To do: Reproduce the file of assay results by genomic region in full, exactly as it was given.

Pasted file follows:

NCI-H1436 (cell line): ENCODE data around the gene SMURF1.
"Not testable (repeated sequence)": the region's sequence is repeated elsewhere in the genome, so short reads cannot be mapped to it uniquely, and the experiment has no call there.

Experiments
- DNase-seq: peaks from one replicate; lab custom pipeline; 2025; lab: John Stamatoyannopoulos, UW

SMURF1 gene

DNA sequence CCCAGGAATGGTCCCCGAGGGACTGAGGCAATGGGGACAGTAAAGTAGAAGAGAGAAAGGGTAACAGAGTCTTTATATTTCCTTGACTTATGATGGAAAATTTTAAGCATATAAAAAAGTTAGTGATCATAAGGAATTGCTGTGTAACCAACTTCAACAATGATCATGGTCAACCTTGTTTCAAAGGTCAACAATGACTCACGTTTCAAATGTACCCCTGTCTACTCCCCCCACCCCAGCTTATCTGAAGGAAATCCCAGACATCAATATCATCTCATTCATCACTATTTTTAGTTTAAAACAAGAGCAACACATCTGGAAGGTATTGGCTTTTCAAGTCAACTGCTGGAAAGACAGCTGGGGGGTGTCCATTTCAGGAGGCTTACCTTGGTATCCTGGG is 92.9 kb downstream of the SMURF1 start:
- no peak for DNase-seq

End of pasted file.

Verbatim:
NCI-H1436 (cell line): ENCODE data around the gene SMURF1.
"Not testable (repeated sequence)": the region's sequence is repeated elsewhere in the genome, so short reads cannot be mapped to it uniquely, and the experiment has no call there.

Experiments
- DNase-seq: peaks from one replicate; lab custom pipeline; 2025; lab: John Stamatoyannopoulos, UW

SMURF1 gene

DNA sequence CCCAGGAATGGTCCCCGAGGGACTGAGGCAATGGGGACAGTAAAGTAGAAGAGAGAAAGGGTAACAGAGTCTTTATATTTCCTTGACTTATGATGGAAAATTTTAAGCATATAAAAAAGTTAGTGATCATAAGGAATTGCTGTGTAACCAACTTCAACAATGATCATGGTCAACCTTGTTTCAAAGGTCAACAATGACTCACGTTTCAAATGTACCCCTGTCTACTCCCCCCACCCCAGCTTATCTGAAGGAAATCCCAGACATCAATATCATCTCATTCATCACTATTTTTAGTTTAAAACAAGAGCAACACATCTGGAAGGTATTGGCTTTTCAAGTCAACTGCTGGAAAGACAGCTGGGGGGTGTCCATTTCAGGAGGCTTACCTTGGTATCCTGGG is 92.9 kb downstream of the SMURF1 start:
- no peak for DNase-seq